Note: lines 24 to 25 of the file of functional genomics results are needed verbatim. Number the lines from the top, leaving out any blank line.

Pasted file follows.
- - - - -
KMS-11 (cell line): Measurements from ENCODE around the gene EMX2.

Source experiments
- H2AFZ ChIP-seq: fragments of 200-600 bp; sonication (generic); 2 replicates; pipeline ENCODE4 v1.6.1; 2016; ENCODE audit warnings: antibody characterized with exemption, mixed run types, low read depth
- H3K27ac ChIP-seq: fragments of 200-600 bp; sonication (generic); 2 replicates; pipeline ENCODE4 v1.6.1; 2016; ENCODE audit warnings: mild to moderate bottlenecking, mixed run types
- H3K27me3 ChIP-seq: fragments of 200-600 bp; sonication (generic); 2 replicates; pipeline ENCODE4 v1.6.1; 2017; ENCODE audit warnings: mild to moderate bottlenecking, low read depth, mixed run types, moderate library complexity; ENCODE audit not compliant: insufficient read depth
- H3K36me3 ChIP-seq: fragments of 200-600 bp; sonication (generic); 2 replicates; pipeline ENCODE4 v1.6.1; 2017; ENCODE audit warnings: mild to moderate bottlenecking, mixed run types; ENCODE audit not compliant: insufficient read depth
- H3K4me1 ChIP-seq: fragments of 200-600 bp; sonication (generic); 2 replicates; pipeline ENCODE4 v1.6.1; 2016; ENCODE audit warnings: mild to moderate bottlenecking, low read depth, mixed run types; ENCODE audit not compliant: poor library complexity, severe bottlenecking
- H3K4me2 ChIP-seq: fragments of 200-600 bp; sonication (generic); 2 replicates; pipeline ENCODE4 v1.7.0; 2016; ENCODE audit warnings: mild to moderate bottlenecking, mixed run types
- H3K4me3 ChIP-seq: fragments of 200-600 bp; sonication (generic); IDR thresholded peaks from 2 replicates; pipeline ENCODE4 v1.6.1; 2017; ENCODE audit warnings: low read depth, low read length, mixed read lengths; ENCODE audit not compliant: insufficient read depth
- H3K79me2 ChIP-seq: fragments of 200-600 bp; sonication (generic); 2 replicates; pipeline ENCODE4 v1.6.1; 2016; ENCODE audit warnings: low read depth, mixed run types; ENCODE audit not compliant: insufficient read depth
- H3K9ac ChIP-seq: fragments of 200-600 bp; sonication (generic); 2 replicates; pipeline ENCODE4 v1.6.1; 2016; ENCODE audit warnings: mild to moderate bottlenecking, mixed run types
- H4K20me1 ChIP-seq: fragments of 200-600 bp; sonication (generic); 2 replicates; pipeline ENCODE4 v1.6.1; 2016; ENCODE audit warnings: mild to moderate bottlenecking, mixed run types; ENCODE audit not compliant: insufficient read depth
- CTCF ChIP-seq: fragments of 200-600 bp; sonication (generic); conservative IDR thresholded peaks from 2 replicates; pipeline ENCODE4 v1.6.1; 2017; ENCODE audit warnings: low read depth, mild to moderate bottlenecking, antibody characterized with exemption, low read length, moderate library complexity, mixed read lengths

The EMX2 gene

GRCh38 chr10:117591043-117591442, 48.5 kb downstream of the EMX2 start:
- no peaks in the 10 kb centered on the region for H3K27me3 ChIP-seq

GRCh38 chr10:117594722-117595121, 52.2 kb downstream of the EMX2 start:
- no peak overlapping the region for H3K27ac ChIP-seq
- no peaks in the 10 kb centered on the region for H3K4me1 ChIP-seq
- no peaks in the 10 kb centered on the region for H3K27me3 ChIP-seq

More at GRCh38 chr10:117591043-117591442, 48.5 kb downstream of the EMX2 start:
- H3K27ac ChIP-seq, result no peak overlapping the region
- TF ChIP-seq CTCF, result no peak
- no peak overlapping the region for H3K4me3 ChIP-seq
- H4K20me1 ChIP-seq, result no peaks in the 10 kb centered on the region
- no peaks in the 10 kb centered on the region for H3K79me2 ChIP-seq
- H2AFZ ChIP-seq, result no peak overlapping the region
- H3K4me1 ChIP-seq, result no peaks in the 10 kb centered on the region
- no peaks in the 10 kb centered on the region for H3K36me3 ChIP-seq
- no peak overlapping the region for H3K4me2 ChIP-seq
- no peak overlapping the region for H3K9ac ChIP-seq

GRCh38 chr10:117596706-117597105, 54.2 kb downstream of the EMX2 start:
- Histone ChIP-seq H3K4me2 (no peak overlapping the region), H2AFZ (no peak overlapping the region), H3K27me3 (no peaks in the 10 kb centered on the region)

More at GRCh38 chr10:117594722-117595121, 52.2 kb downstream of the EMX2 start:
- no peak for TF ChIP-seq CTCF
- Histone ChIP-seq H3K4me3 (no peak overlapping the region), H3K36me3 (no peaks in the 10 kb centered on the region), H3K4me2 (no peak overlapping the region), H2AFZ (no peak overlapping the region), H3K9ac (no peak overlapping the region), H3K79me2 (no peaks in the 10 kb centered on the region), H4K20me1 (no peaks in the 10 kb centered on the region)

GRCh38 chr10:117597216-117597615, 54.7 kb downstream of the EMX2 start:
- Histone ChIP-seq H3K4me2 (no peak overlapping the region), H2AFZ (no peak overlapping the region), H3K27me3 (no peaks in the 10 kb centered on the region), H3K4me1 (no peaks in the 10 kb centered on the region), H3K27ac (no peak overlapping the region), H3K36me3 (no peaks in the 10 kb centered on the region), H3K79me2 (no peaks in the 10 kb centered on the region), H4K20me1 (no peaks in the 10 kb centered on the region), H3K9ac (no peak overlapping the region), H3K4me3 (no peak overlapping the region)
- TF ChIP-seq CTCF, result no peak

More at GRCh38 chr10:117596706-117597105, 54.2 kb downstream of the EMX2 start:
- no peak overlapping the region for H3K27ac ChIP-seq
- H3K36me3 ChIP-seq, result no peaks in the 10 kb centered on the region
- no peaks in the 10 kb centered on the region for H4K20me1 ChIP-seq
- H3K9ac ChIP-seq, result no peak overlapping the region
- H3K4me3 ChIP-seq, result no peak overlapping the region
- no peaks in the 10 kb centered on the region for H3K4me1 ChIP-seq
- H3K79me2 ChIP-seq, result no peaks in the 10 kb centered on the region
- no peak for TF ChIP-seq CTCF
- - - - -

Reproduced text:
- no peak overlapping the region for H3K4me3 ChIP-seq
- H4K20me1 ChIP-seq, result no peaks in the 10 kb centered on the region